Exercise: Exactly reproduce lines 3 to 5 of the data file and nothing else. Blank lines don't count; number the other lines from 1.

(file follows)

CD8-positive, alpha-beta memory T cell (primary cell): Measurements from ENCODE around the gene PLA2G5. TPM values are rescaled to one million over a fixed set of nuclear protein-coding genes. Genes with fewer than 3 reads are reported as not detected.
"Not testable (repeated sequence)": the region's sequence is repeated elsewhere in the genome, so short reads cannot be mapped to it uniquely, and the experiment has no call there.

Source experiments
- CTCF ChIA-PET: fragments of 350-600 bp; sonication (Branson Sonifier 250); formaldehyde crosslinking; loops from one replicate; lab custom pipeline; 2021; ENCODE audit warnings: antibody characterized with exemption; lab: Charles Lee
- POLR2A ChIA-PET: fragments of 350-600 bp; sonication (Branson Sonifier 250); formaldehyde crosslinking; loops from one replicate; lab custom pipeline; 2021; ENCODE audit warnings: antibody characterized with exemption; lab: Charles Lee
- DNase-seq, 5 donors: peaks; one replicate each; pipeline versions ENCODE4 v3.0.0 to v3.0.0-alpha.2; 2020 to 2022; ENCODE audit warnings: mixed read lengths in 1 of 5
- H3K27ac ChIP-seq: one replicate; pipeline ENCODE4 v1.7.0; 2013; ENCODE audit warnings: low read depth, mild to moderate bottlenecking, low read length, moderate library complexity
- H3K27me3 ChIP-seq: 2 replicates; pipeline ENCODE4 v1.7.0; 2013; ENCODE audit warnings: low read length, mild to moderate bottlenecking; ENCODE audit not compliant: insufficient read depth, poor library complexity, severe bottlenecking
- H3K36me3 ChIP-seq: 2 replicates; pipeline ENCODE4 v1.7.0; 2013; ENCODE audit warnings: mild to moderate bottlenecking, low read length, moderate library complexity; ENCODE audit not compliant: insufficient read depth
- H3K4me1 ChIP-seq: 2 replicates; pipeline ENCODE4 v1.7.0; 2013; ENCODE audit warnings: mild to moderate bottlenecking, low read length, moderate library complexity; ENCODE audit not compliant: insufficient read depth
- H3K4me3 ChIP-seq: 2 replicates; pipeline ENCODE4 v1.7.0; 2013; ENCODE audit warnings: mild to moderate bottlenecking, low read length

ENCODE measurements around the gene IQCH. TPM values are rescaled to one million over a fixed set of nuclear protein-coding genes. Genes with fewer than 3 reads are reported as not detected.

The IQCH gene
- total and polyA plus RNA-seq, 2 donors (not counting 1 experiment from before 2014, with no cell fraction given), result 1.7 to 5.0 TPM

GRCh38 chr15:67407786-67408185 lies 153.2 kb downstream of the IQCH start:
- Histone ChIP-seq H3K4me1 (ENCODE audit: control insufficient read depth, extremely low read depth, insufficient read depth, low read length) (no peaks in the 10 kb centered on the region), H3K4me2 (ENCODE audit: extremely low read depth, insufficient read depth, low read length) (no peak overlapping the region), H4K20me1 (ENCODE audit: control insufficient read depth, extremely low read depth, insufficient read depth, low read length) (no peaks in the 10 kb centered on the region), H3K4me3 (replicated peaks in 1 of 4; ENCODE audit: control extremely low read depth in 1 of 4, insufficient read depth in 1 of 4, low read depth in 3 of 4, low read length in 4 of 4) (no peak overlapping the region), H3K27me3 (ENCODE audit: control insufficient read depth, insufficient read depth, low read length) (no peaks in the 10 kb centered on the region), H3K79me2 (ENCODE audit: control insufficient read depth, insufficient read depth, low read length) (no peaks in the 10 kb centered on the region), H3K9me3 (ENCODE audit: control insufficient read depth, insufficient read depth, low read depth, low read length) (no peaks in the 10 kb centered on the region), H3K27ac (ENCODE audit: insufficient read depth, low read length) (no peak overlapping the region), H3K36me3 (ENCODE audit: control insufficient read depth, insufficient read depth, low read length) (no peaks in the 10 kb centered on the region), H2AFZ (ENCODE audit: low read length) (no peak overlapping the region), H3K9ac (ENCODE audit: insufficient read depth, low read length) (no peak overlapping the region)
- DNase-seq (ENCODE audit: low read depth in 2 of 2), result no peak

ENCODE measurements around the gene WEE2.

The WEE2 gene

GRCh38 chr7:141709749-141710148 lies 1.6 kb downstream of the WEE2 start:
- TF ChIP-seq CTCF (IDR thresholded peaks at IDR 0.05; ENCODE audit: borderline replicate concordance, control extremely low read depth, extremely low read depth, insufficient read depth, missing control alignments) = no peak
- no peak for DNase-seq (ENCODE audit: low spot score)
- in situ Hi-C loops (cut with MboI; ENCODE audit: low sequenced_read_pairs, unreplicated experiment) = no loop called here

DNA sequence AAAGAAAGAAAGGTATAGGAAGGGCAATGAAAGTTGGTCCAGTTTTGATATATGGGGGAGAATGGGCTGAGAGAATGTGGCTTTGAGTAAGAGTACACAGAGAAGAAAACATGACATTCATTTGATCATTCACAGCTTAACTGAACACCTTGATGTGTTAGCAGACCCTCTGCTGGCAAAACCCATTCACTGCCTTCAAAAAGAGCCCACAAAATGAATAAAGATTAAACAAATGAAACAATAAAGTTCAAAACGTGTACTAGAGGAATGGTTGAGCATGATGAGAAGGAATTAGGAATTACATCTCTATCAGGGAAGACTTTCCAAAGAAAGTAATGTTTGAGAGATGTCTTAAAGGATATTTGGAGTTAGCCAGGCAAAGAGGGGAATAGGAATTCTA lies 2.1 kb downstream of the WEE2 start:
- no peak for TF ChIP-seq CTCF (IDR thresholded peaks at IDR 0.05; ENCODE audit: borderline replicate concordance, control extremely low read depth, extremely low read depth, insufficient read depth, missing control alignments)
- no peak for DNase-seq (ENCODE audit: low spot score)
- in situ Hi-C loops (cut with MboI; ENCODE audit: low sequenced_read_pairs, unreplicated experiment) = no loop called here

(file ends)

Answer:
Source experiments
- CTCF ChIA-PET: fragments of 350-600 bp; sonication (Branson Sonifier 250); formaldehyde crosslinking; loops from one replicate; lab custom pipeline; 2021; ENCODE audit warnings: antibody characterized with exemption; lab: Charles Lee
- POLR2A ChIA-PET: fragments of 350-600 bp; sonication (Branson Sonifier 250); formaldehyde crosslinking; loops from one replicate; lab custom pipeline; 2021; ENCODE audit warnings: antibody characterized with exemption; lab: Charles Lee